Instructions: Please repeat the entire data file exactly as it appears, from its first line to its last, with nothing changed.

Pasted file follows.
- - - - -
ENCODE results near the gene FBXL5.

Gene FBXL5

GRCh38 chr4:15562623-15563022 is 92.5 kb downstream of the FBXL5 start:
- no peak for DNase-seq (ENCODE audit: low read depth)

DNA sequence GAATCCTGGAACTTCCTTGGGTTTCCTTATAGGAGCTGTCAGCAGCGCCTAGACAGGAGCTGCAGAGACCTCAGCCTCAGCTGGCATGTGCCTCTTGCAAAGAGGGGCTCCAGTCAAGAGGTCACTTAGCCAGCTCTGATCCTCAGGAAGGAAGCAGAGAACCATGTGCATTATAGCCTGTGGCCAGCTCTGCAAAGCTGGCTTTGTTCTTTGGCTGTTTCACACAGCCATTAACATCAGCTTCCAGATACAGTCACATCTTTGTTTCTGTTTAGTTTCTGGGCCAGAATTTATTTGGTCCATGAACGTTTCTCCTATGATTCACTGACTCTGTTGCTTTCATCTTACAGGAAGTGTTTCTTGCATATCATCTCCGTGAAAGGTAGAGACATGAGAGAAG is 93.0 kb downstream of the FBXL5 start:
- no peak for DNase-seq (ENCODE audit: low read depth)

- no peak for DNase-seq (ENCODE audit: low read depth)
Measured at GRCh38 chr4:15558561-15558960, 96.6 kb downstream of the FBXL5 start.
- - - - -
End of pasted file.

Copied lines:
ENCODE results near the gene FBXL5.

Gene FBXL5

GRCh38 chr4:15562623-15563022 is 92.5 kb downstream of the FBXL5 start:
- no peak for DNase-seq (ENCODE audit: low read depth)

DNA sequence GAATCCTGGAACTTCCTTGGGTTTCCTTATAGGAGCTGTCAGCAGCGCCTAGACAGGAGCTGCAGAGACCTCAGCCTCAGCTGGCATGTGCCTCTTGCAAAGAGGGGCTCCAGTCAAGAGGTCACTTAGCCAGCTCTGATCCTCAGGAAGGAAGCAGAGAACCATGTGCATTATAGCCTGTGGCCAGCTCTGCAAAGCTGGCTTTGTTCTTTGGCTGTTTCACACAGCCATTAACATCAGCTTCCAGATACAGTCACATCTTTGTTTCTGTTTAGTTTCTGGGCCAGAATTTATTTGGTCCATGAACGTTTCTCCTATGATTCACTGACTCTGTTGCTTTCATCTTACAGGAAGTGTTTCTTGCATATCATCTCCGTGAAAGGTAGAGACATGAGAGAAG is 93.0 kb downstream of the FBXL5 start:
- no peak for DNase-seq (ENCODE audit: low read depth)

- no peak for DNase-seq (ENCODE audit: low read depth)
Measured at GRCh38 chr4:15558561-15558960, 96.6 kb downstream of the FBXL5 start.